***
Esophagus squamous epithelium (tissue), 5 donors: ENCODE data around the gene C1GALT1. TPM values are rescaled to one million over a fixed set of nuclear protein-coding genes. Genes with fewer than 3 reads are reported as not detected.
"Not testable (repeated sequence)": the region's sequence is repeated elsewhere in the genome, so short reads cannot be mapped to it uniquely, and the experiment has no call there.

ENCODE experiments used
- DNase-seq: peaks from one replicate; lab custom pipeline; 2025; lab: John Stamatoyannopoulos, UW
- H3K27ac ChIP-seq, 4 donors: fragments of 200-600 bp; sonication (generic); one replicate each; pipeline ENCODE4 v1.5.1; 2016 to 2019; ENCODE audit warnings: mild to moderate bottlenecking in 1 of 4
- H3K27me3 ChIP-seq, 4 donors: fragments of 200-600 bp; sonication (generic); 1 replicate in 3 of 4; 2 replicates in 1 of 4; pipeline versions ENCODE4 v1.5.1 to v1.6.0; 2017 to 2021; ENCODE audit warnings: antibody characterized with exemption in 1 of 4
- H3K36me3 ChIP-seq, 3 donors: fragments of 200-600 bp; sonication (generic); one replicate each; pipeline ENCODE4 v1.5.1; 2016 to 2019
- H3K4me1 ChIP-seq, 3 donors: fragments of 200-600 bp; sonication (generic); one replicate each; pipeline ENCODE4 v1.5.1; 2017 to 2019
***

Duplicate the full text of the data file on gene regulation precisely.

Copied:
Esophagus squamous epithelium (tissue), 5 donors: ENCODE data around the gene C1GALT1. TPM values are rescaled to one million over a fixed set of nuclear protein-coding genes. Genes with fewer than 3 reads are reported as not detected.
"Not testable (repeated sequence)": the region's sequence is repeated elsewhere in the genome, so short reads cannot be mapped to it uniquely, and the experiment has no call there.

ENCODE experiments used
- DNase-seq: peaks from one replicate; lab custom pipeline; 2025; lab: John Stamatoyannopoulos, UW
- H3K27ac ChIP-seq, 4 donors: fragments of 200-600 bp; sonication (generic); one replicate each; pipeline ENCODE4 v1.5.1; 2016 to 2019; ENCODE audit warnings: mild to moderate bottlenecking in 1 of 4
- H3K27me3 ChIP-seq, 4 donors: fragments of 200-600 bp; sonication (generic); 1 replicate in 3 of 4; 2 replicates in 1 of 4; pipeline versions ENCODE4 v1.5.1 to v1.6.0; 2017 to 2021; ENCODE audit warnings: antibody characterized with exemption in 1 of 4
- H3K36me3 ChIP-seq, 3 donors: fragments of 200-600 bp; sonication (generic); one replicate each; pipeline ENCODE4 v1.5.1; 2016 to 2019
- H3K4me1 ChIP-seq, 3 donors: fragments of 200-600 bp; sonication (generic); one replicate each; pipeline ENCODE4 v1.5.1; 2017 to 2019